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In Beyond Civilization, Daniel Quinn thinks the unthinkable. We all know there's no one right way to build a bicycle, no one right way to design an automobile, no one right way to make a pair of shoes, but we're convinced that there must be only one right way to live -- and the one we have is it, no matter what. Beyond Civilization makes practical sense of the vision of Daniel Quinn's best-selling novel Ishmael. Examining ancient civilizations such as the Maya and the Olmec, as well as modern-day microcosms of alternative living like circus societies, Quinn guides us on a quest for a new model for society, one that is forward-thinking and encourages diversity instead of suppressing it. Beyond Civilization is not about a "New World Order" but a "New Personal World Order" that would allow people to assert control over their own destiny and grant them the freedom to create their own way of life right now -- not in some distant utopian future. From the Trade Paperback edition.
This Book Is A Detailed Account Of The Pangi Valley In Himachal And The People Living There. The Lifestyle Of Pangwals, Their Customs, Traditions, Institutions, Folk Dances And Folk Songs Have Been Studied In This Book.
For Harry Redner, the phrase "beyond civilization" refers to the new and unprecedented condition the world is now entering‘specifically, the condition commonly known as globalization. Redner approaches globalization from the perspective of history and seeks to interpret it in relation to previous key stages of human development. His account begins with the Axial Age (700 300 BC) and proceeds through Modernity (after AD 1500) to the present global condition. What is globalization doing to civilization? In answering this question, Redner studies the role played by capitalism, the state, science and technology. He aims to show that they have had a catalytic impact on civilization through their reductive effect on society, culture, and individualism. However, Redner is not content to diagnose the ills of civilization; he also suggests how they might be ameliorated by cultural conservation. Above all, it is to the problem of decline in the higher forms of literacy that he addresses himself, for it is on the culture of the book that previous civilizations were founded. This study will be of interest to sociologists, historians, and social and political theorists. Its style makes it accessible also to general readers, interested in civilization past, present, and future.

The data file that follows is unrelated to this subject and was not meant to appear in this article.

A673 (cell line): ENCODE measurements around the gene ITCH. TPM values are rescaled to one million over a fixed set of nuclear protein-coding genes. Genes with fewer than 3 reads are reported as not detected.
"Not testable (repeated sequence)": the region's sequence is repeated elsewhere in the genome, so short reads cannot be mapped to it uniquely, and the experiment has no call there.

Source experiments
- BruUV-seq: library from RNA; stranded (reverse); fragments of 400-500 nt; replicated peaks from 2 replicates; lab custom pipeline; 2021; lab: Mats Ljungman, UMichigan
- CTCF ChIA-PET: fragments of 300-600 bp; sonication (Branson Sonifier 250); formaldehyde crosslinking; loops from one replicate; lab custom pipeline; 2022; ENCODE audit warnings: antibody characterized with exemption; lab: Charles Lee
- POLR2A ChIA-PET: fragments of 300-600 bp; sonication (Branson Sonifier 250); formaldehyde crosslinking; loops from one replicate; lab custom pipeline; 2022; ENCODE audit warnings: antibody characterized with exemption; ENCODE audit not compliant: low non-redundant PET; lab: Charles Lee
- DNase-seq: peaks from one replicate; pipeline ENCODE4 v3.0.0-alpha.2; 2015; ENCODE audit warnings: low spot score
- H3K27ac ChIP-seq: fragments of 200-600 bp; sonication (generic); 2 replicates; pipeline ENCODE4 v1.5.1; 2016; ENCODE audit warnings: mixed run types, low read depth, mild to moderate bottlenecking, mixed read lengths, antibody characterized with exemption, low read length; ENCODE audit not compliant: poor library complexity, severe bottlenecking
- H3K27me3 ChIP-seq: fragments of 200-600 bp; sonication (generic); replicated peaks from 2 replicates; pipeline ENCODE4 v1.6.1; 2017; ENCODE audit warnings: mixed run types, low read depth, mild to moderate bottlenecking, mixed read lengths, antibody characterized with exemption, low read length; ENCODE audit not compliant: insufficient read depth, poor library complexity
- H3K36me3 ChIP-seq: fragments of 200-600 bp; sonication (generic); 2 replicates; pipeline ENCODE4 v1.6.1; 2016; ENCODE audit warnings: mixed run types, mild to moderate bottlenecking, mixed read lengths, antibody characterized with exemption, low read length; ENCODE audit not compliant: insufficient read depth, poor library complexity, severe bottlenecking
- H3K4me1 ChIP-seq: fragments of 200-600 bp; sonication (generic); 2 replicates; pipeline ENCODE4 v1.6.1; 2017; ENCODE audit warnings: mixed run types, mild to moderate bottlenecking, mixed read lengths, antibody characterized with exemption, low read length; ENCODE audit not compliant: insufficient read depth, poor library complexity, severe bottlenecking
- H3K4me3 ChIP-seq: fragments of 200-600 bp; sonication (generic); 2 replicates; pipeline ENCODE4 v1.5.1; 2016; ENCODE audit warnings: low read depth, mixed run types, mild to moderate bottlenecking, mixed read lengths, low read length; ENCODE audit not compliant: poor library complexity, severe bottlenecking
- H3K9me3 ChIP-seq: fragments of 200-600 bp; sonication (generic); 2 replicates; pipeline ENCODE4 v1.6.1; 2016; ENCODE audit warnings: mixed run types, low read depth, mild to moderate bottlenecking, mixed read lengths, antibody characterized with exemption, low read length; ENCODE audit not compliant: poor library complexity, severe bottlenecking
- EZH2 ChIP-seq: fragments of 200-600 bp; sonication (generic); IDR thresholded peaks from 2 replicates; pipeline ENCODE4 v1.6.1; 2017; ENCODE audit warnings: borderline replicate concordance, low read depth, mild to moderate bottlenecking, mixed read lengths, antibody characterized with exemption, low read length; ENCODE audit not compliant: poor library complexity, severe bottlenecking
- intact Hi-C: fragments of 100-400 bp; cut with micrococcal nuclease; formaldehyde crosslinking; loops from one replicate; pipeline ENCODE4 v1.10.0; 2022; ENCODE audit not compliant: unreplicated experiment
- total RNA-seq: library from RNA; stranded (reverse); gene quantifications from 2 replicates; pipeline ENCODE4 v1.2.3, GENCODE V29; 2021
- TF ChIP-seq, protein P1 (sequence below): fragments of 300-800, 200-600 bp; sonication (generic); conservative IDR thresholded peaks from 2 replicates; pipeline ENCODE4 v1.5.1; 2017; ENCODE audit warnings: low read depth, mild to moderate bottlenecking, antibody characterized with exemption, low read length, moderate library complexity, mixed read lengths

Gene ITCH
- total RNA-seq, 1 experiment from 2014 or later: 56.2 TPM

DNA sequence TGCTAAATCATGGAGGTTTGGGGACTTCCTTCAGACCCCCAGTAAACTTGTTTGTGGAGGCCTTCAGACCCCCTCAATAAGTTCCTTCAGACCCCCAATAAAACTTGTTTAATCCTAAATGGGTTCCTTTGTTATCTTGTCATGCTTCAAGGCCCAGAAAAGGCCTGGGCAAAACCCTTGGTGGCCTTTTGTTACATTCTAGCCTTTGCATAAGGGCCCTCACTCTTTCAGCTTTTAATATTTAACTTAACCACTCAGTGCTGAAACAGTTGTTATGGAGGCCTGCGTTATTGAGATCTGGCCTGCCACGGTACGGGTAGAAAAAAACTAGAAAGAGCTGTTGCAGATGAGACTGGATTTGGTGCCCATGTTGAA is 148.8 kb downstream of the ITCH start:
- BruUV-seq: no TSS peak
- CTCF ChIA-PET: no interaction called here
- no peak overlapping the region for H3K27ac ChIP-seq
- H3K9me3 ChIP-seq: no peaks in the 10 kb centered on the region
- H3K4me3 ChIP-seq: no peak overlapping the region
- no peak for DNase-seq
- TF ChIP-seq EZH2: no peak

The indispensable classic for understanding the origin and nature of civilization and why Western, Indian, Chinese and Mesoamerican societies developed such virtually incompatible worldviews.
This book, which was first published in 1952, is a collection of letters written to describe jungle journeys while pioneering among a hitherto unreached Indian tribe in the jungles of South America. The letters were written by the author, Sophie Muller, a missionary for the New Tribes Mission headquartered in Wisconsin, who labored tirelessly among primitive Indian tribes in the interior jungles of Columbia in South America during the early to mid-1900’s. Beyond Civilization tells of her story and experiences.
Beyond Civilization and Barbarism examines the role of cultural production in the struggle for power in Argentina during the first half of the nineteenth century. Identifying the pueblo, or people, as the common preoccupation of those vying to legitimize competing political projects, it argues that this decisive period of Latin American history was marked by a fundamentally modern debate to define the constitutive parts of the nation.
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